Every organization needs to communicate. Audio and Video systems help us to deliver our message far and wide. At some point you need to rely on technology to help with the heavy lifting. When that time comes, you need a game plan to make sure that the technology you end up with creates AV Solutions, instead of just technology headaches and frustration.
To address your needs, you will either turn to an AV design consultant or a turnkey design/build integrator. Each has advantages. If you already have a trusted relationship with someone, a design/build firm can offer a one stop experience and put all of the responsibility in a single place.
The advantage to a consulting firm is that you are able to leverage expert insight and bid the project, reducing your cost, through competition. Every case is different, but we typically find the consulting process reduces costs for projects over $100,000 in budget.
Either way, one if the major challenges that you will face, in my experience, is getting a partner who can understand your particular needs and create a unique solution to fit those needs. There are several reasons for this problem. Canned solutions are obviously more cost effective, because they require less engineering, which is the bottleneck in most AV practices. Additionally, many organizations are their own biggest hurdle to getting a design that exactly matches their needs. Why?
When entering into a new technology build, many organizations will take they approach that they don’t know what they need, so they will go wide. They say to their AV partner “I want a range of options. Give me a price for the Honda, the Mercedes, and the Ferrari, so that we can make the most informed decision possible”. This is a recipe for disaster. You are spinning the wheels of the firm you are working with, who has limited engineering bandwidth (particularly in the case of a design/build integration firm).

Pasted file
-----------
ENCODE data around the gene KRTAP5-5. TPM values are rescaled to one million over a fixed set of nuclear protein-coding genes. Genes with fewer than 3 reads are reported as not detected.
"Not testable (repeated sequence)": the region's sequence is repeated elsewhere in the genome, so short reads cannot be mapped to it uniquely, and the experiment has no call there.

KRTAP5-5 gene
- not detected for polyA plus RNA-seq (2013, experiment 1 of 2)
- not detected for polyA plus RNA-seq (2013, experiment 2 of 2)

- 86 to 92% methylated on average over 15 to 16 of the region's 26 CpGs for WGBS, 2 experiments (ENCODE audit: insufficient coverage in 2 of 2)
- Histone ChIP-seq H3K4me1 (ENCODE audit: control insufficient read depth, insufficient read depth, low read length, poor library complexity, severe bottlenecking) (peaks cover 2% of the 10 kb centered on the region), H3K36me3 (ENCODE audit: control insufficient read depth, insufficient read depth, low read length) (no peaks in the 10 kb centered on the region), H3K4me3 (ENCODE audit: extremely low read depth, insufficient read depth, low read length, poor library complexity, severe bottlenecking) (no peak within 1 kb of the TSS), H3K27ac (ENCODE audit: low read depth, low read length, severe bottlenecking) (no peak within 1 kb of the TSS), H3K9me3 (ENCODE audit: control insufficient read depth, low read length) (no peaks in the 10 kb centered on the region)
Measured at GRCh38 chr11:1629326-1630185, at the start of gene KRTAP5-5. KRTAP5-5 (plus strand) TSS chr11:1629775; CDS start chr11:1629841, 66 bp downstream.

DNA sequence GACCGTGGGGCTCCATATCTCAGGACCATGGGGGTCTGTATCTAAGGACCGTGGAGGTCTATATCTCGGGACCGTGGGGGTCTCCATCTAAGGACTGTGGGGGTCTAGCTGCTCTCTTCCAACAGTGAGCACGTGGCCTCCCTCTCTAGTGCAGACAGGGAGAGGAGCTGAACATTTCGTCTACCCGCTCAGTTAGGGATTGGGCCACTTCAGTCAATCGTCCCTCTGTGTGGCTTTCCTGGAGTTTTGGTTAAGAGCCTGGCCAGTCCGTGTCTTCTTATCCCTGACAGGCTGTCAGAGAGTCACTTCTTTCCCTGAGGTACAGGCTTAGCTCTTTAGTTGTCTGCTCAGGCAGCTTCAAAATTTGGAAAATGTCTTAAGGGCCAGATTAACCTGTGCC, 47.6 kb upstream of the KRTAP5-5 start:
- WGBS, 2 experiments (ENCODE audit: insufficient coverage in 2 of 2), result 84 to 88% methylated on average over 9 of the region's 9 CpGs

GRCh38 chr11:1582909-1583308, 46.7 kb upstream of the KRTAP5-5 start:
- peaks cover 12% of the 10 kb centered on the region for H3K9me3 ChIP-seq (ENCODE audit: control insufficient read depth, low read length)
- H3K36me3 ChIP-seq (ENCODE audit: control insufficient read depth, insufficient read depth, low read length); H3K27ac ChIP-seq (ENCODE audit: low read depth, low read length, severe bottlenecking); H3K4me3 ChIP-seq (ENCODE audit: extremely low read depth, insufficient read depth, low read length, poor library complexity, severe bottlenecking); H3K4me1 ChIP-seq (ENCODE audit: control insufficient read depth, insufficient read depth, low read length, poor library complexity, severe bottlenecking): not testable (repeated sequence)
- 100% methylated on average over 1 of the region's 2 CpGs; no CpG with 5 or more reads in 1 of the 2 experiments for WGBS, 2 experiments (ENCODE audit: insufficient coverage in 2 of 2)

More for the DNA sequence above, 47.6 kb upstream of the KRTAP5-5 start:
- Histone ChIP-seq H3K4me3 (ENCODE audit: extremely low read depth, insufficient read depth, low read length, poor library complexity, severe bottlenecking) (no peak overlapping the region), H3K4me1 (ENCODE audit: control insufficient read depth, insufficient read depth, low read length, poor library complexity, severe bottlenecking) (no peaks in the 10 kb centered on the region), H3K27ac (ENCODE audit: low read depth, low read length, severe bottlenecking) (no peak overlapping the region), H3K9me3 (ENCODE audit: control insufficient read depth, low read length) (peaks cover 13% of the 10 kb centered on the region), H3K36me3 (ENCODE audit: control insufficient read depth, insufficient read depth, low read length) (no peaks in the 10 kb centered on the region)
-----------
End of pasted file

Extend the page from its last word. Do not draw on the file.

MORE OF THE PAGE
The longer this dance continues, the less your eventual solution will fill your needs. Instead, you need to tell them what you actually need. “But I’m not a technology expert,” you say. Yes, but you are an expert in your business or organization. Many folks in the AV industry have their minds centered around gadgets, not business outcomes, ROI, or performance analytics. Don’t expect them to understand these things or ask the right questions on their own. Of course, no company is the same, but by assuming that your AV partner doesn’t know how to ask the right questions, you’ll greatly increase your chances of success.
Here are the steps to follow:
Go Big Picture
What are you trying to accomplish as an objective in the space? Do you want people to be able to present? Do you want people to be able to collaborate? These are two very different things. Be sure you know the answer. If you don’t brainstorm with your team. From schools to boardrooms, we’ve seen an epic shift from presentation to collaboration. We’ve written an entire 5 article series on the subject.
Consider measurable and actionable objectives
Are you considering video conferencing? Why? Do you actually know how much you spend on travel? Have you determined what ROI you expect from your technology investment? If you can determine that spending X dollars on a solution will save ultimately X dollars, all you have left to do is confirm adoption. Once you establish this criteria, you are in a much stronger position to shop for the appropriate solution.